• 3. Your careIn the NHS, patients and healthcare professionals have rights andresponsibilities as set out in the NHS Constitution(www.dh.gov.uk/en/Healthcare/NHSConstitution/index.htm). All NICEguidance is written to reflect these. You have the right to be involved indiscussions and make informed decisions about your treatment andcare with your healthcare team. Your choices are important andhealthcare professionals should support these wherever possible. Youshould be treated with dignity and respect.To help you make decisions, healthcare professionals should explainchronic heart failure and the possible treatments for it. They shouldcover possible benefits and risks related to your personalcircumstances. You should be given relevant information that is suitablefor you and reflects any religious, ethnic or cultural needs you have. Itshould also take into account whether you have any physical or learningdisability, sight or hearing problem or language difficulties. You shouldhave access to an interpreter or advocate (someone who helps you putyour views across) if needed.Your family and carers should be given their own information andsupport. If you agree, they should also have the chance to be involvedin decisions about your care.You should be able to discuss or review your care as your treatmentprogresses, or your circumstances change. This may include changingyour mind about your treatment or care. If you have made an ’advancedecision’ (known as a ‘living will in the past’) in which you have alreadygiven instructions about any treatments that you do not wish to have,Information about NICE clinical guideline 108 3
  • 4. your healthcare professionals have a legal obligation to take this intoaccount.All treatment and care should be given with your informed consent. If,during the course of your illness, you are not able to make decisionsabout your care, your healthcare professionals have a duty to talk toyour family or carers unless you have specifically asked them not to.Healthcare professionals should follow the Department of Health’sadvice on consent (www.dh.gov.uk/consent) and the code of practicefor the Mental Capacity Act. Information about the Act and consentissues is available from www.publicguardian.gov.uk In Waleshealthcare professionals should follow advice on consent from theWelsh Assembly Government (www.wales.nhs.uk/consent).Information about NICE clinical guideline 108 4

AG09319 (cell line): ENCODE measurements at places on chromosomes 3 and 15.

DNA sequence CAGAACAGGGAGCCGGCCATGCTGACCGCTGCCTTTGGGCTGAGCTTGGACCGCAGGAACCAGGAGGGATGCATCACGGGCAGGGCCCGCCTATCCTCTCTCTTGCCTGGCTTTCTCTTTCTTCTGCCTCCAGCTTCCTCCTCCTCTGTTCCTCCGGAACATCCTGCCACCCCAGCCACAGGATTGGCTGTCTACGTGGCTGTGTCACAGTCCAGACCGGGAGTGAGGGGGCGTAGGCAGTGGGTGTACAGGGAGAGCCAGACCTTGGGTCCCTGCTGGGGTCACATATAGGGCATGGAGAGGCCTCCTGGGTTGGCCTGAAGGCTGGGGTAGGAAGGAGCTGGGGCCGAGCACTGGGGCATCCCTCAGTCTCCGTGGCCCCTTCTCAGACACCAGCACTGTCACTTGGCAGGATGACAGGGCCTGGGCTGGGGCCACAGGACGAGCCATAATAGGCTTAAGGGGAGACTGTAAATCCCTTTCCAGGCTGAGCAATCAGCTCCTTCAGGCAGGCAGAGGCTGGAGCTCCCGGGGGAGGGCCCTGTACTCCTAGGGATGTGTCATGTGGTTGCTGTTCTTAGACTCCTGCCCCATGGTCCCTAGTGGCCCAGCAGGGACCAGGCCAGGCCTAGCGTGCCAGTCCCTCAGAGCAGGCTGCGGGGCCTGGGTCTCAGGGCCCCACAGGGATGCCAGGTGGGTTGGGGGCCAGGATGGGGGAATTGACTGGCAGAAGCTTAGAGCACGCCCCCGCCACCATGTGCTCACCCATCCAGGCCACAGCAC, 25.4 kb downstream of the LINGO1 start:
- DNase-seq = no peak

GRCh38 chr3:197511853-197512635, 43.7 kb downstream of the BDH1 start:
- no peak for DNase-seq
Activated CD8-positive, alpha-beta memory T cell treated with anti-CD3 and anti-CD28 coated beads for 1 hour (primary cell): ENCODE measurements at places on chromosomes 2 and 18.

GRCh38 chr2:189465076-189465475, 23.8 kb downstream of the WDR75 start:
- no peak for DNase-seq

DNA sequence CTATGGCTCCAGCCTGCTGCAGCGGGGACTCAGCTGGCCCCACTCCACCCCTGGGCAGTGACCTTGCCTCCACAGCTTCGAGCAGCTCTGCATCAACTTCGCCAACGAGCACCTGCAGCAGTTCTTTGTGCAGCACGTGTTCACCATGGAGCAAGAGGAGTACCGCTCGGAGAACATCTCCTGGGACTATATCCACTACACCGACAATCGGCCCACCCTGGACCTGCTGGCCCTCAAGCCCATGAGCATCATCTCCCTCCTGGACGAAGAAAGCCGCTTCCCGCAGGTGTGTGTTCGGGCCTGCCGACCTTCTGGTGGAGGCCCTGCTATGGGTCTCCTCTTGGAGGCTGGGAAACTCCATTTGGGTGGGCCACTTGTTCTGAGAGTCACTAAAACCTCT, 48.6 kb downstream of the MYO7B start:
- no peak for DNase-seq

• 5. Chronic heart failureWhat is heart failure?Heart failure means your heart does not pump enough blood to meet allthe needs of your body. Usually this is because the heart muscle hasbeen damaged. The term ‘chronic heart failure’ is used to describeheart failure as a long-term condition.What causes heart failure?Heart failure can be caused by:• heart attack (myocardial infarction), which is usually due to narrowing or blockage of blood vessels to the heart (coronary artery disease)• high blood pressure (hypertension)• disease of the heart muscle, which may be genetic• birth defects (congenital heart disease)• irregular heart beat• damaged heart valves• damage to the heart muscle from a viral infection or from long-term heavy drinking• some cancer treatments.Symptoms of heart failureShortness of breath – either with exercise or at rest – is the mostcommon symptom. Weight gain and ankle swelling may occur. Fatigueand increased need to pass urine at night are common. A person whohas heart failure may be woken suddenly from a sound sleep, gaspingfor breath. Other signs of heart failure can include a cough that won’t goaway, nausea, lack of appetite and confusion.Information about NICE clinical guideline 108 5